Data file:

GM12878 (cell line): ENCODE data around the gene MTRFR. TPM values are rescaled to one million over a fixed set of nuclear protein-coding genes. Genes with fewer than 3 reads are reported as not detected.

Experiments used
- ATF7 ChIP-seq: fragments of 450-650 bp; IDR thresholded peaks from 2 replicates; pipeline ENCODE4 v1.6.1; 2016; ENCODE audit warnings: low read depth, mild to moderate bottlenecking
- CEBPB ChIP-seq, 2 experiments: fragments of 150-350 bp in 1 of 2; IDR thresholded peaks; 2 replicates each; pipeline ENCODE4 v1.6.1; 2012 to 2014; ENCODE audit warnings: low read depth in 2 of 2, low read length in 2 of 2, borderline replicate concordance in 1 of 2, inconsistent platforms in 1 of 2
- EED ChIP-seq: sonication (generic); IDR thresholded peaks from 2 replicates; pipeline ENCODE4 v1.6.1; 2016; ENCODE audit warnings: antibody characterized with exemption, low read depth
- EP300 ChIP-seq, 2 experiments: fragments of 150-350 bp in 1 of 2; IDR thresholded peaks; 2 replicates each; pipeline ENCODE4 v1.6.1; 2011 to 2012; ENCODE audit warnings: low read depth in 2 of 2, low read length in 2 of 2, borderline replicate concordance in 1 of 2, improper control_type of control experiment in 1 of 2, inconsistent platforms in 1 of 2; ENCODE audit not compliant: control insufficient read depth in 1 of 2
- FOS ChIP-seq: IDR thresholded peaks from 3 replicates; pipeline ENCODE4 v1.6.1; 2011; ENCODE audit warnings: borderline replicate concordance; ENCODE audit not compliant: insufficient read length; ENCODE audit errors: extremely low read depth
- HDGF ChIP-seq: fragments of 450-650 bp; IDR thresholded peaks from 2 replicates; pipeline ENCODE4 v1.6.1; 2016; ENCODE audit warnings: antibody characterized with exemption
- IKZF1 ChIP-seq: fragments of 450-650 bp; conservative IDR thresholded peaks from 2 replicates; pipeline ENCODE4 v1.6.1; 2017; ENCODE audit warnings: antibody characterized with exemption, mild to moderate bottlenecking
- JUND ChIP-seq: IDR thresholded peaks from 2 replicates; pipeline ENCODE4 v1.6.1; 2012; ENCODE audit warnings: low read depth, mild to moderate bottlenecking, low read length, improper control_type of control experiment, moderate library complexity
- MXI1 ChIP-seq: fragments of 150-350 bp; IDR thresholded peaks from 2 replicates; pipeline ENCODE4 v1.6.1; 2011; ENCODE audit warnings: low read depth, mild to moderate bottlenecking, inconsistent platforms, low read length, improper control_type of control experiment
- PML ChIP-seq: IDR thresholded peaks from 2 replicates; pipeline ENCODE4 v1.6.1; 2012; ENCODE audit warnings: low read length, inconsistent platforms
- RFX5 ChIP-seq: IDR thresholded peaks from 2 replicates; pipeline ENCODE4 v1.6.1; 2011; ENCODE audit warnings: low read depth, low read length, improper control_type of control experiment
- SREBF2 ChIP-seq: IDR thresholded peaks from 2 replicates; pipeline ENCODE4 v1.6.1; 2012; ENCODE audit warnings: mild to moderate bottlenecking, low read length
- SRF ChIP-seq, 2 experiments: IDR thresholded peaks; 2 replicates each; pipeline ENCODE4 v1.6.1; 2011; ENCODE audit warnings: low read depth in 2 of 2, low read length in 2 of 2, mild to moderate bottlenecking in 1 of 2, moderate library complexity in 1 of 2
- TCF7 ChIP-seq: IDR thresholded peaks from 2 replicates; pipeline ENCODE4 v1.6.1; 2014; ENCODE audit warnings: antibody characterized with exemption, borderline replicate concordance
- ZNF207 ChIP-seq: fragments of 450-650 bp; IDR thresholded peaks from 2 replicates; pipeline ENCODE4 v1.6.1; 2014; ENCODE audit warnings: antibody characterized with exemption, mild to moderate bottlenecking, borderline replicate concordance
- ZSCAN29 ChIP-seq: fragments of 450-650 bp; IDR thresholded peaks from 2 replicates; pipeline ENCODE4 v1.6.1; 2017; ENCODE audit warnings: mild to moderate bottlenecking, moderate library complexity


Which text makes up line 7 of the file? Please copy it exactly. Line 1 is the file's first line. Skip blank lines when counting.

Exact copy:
- FOS ChIP-seq: IDR thresholded peaks from 3 replicates; pipeline ENCODE4 v1.6.1; 2011; ENCODE audit warnings: borderline replicate concordance; ENCODE audit not compliant: insufficient read length; ENCODE audit errors: extremely low read depth